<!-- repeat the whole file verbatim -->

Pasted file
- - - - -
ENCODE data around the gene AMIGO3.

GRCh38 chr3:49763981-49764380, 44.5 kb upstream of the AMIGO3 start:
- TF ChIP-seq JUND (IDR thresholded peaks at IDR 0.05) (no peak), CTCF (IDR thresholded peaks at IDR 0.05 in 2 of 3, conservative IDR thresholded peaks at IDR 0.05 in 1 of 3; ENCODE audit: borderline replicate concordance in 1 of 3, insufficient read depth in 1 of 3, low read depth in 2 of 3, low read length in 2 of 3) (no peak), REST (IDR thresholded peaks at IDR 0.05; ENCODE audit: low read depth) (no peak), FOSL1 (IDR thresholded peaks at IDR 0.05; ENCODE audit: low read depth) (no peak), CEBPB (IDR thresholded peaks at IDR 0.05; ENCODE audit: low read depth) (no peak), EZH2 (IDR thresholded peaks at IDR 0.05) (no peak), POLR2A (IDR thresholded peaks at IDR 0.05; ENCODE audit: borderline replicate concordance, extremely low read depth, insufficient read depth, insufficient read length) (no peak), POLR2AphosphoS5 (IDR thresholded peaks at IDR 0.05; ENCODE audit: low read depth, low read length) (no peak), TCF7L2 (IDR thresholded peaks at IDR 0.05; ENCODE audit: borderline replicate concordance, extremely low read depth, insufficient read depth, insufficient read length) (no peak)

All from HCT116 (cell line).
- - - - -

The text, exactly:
ENCODE data around the gene AMIGO3.

GRCh38 chr3:49763981-49764380, 44.5 kb upstream of the AMIGO3 start:
- TF ChIP-seq JUND (IDR thresholded peaks at IDR 0.05) (no peak), CTCF (IDR thresholded peaks at IDR 0.05 in 2 of 3, conservative IDR thresholded peaks at IDR 0.05 in 1 of 3; ENCODE audit: borderline replicate concordance in 1 of 3, insufficient read depth in 1 of 3, low read depth in 2 of 3, low read length in 2 of 3) (no peak), REST (IDR thresholded peaks at IDR 0.05; ENCODE audit: low read depth) (no peak), FOSL1 (IDR thresholded peaks at IDR 0.05; ENCODE audit: low read depth) (no peak), CEBPB (IDR thresholded peaks at IDR 0.05; ENCODE audit: low read depth) (no peak), EZH2 (IDR thresholded peaks at IDR 0.05) (no peak), POLR2A (IDR thresholded peaks at IDR 0.05; ENCODE audit: borderline replicate concordance, extremely low read depth, insufficient read depth, insufficient read length) (no peak), POLR2AphosphoS5 (IDR thresholded peaks at IDR 0.05; ENCODE audit: low read depth, low read length) (no peak), TCF7L2 (IDR thresholded peaks at IDR 0.05; ENCODE audit: borderline replicate concordance, extremely low read depth, insufficient read depth, insufficient read length) (no peak)

All from HCT116 (cell line).